Meet Mark

Mark New was diagnosed with testicular cancer in 2012. His wife, Tavinder, was diagnosed with triple negative breast cancer a month after he finished treatment.


1. When were you diagnosed and what with?
I was diagnosed with testicular cancer in 2012.


2. How did you find out you had cancer?I had noticed a change in the way one testicle felt for a couple of years. I had it checked a few times but the doctors reassured me it was nothing to worry about. Then, in early 2012, a very small lump appeared which they thought may be an infection. They continued to monitor it with ultrasounds because it wasn't possible to take a safe biopsy. However, it continued to grow larger and they suspected cancer so they did an orchiectomy to remove the testicle that confirmed diagnosis.

 

3. What did you think and feel when you were diagnosed?
I was not very surprised really, probably because it had taken a long time to get diagnosed. I’d had many scans and checks so in a way it was a bit of a relief know that I wasn't a hypochondriac and something was now going to be done. I was reassured that it had been found at an early stage so was highly curable. Once I was finally diagnosed everything moved so quickly that there was not much time to think. They had me in for the operation the next day.

4. How did the people around you react?
My family were supportive as were people at work, although it was not always the support that I wanted! Other people whom I though were close friends made no contact with me during or after treatment. Even when Tavinder was diagnosed, they made no effort to contact us.

5. What treatment did you have?
I had the orchiectomy to remove the cancerous testicle. There was no indication the cancer had travelled anywhere else so I went on a six-weekly surveillance program of blood tests and scans.
Just over a year later, in 2013, the scan showed that some cells had been growing in the lymph nodes so I would need chemotherapy. I had three sessions of higher dose carboplatin. This was part of a trial so it was different from standard treatment but the doctors reassured me it had shown good results and had fewer long-term side effects.

6. How did you feel through treatment?
The operation was incredibly painful but I was back at work after a few weeks. The first couple of weeks after each chemotherapy session felt like I'd been in a boxing ring: battered, bruised, and in a daze. I was exhausted but didn't feel like sleeping. I lost my appetite and everything tasted horrible and metallic. I remember it being very disruptive because I was in the hospital on Christmas Eve and New Year's Eve. A lot of the time I felt really bored but couldn't really focus well enough to do much.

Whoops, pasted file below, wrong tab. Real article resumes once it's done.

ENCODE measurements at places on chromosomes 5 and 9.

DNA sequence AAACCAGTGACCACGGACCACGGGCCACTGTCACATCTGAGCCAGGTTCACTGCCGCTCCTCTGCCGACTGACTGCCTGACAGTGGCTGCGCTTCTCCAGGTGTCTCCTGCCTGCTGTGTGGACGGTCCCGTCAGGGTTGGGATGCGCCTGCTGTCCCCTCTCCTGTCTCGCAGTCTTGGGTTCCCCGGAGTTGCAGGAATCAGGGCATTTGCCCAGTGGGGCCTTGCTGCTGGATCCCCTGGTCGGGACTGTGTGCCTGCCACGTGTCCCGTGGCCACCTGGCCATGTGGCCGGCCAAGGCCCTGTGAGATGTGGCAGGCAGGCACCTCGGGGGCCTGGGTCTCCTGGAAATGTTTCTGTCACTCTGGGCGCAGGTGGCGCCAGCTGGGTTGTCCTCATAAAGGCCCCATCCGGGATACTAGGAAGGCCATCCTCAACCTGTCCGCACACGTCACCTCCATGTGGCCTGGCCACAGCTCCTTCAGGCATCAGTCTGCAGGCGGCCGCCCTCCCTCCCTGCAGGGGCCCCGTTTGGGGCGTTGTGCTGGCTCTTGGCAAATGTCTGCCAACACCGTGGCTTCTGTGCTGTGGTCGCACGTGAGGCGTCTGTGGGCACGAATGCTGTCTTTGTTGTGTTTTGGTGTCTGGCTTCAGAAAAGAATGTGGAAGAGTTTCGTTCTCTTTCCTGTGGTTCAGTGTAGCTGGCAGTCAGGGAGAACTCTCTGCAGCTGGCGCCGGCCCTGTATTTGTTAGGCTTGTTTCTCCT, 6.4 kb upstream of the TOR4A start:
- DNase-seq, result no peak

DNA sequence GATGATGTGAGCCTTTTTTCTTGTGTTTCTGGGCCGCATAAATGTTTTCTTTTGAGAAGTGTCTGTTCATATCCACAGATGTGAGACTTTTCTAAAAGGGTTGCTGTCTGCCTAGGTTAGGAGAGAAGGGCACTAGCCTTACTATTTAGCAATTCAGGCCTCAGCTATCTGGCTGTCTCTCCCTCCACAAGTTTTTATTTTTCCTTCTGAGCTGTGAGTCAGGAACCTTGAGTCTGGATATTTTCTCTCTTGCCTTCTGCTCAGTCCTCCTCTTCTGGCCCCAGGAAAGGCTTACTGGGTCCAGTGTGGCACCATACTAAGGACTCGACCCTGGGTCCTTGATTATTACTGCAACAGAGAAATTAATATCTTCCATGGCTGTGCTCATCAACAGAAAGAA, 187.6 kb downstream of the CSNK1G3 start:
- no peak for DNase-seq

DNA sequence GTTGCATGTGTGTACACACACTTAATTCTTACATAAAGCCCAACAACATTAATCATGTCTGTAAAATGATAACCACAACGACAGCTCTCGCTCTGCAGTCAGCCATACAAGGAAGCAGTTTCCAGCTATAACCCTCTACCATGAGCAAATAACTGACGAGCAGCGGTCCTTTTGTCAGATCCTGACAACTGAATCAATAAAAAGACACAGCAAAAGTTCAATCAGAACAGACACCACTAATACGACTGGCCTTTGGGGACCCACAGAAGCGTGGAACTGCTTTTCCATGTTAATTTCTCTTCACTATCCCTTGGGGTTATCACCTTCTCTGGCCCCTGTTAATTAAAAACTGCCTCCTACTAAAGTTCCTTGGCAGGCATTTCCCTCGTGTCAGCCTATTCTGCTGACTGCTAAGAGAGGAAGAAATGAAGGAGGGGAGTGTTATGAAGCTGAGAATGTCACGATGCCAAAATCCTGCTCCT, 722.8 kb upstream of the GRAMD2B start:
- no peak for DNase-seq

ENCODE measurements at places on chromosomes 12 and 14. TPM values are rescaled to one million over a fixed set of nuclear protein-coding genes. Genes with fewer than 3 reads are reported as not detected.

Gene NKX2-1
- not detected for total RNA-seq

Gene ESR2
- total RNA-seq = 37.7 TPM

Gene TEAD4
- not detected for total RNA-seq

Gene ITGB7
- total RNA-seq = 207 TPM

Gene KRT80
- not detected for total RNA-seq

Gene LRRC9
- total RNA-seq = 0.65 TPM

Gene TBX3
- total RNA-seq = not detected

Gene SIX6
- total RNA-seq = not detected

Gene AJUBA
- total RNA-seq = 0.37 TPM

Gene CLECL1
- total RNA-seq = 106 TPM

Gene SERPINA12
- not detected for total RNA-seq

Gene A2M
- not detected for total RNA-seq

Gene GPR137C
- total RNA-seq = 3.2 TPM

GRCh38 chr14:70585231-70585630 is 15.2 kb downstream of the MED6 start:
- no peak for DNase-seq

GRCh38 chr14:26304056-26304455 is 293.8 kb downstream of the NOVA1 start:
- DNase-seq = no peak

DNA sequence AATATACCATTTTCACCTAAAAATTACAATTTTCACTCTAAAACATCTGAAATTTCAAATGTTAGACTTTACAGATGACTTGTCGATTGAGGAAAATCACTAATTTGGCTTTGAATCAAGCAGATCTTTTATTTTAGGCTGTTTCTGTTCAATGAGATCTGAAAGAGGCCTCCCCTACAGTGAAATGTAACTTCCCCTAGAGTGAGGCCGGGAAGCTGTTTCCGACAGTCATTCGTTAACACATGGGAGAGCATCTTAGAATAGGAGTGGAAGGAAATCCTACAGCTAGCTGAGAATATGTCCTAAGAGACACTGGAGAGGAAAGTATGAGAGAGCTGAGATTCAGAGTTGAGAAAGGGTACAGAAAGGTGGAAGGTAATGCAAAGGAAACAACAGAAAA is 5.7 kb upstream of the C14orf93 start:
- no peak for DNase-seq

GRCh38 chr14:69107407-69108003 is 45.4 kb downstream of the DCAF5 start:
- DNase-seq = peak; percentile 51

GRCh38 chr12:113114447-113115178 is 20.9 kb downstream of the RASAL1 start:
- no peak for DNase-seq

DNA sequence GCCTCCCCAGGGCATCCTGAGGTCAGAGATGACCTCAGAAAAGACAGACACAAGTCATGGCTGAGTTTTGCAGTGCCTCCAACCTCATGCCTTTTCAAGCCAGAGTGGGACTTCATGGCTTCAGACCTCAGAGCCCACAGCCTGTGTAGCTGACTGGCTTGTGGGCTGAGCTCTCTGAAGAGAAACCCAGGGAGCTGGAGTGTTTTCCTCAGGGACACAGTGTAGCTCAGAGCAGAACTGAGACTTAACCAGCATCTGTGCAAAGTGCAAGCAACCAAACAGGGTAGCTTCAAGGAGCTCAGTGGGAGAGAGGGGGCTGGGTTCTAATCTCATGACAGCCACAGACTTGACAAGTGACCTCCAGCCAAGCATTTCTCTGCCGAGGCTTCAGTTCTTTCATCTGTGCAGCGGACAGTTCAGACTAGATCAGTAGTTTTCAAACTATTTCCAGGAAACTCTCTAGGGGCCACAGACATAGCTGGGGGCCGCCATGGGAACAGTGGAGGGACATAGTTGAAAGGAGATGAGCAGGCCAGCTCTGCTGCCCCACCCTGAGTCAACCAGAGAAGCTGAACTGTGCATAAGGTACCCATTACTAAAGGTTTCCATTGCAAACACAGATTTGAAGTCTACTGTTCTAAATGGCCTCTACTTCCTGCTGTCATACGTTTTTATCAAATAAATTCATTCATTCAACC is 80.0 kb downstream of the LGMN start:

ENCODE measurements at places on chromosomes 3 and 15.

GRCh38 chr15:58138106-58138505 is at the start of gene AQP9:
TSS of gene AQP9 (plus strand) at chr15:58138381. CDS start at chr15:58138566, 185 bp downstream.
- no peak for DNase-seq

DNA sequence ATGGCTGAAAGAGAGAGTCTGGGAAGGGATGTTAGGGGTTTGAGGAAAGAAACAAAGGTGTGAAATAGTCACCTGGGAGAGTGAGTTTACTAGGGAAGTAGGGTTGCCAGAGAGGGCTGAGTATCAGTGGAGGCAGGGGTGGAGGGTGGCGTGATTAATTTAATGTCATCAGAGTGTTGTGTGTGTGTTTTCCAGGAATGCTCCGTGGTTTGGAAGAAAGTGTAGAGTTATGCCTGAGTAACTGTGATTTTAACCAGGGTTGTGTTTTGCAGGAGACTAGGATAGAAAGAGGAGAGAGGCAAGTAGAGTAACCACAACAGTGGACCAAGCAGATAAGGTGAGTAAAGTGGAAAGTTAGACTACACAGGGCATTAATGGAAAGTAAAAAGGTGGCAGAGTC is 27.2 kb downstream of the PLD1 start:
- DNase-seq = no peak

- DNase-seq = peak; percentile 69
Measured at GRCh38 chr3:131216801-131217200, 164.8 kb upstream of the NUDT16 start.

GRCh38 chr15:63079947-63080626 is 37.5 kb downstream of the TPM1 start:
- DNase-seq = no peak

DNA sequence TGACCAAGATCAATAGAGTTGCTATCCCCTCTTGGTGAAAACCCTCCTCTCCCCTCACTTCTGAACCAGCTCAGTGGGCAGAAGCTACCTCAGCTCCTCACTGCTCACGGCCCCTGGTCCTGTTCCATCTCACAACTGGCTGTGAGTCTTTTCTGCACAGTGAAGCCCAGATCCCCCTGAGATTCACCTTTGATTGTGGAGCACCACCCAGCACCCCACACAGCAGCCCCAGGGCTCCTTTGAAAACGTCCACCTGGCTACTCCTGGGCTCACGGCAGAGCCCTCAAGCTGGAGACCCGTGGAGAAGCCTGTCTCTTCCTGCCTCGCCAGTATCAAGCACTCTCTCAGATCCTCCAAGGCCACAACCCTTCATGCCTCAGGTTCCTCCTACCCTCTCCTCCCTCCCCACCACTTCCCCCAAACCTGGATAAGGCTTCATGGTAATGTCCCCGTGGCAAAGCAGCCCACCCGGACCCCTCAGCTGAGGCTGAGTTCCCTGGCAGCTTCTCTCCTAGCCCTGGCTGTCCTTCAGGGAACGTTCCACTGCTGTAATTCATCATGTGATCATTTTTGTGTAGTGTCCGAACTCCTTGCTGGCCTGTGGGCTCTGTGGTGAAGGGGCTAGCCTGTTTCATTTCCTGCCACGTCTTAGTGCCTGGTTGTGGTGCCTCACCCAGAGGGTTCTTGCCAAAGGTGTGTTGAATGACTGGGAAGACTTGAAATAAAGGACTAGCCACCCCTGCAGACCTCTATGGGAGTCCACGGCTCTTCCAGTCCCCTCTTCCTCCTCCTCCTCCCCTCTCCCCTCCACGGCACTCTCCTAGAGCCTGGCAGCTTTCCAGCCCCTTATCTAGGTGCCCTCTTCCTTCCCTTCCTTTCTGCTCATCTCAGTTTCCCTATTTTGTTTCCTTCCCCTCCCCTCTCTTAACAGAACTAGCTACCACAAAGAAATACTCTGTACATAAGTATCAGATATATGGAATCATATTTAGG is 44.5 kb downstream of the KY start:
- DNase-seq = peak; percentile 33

7. What happened after treatment finished?
I went back on the surveillance program, so I had more scans and blood tests. Two years down the line I now only have them every six months. I was well supported at work by my immediate managers who let me slowly get back to work and didn't push me. It took me about nine months to get back to where I was pre-chemo.

8. How did you get involved with Shine?
Tavinder, my wife, found Shine after I had finished my treatment. I have been along to several of the events, including camp, while Tavinder was having treatment.

9. What difference has Shine made to you?
Coming out of my treatment it was useful to meet and socialise with others in similar situations. I found a lot of my friends disappeared after I got diagnosed so it was nice to have a ready-made group. It has also been useful to read about others’ stories on the website and listen to the podcasts.

10. How do you feel now about your experiences? What‘s been the biggest change you’ve faced?
When I finished my treatment, my wife Tavinder started hers almost immediately. There was no time to take in what had happened or to celebrate the end of my treatment; we just went straight back to the hospital only this time the roles were reversed. All this came so shortly after we had got married, started living together and doing up our first home. Nowadays, I worry about Tavinder's cancer coming back more than my own. An added difficulty when you have both had cancer is that some of your feelings are as a patient while others are as a partner: do you belong in Shine or Shine Plus One?

11. If you could give one piece of advice to yourself before your what would it be?
To focus on the present and not waste time on superficial relationships.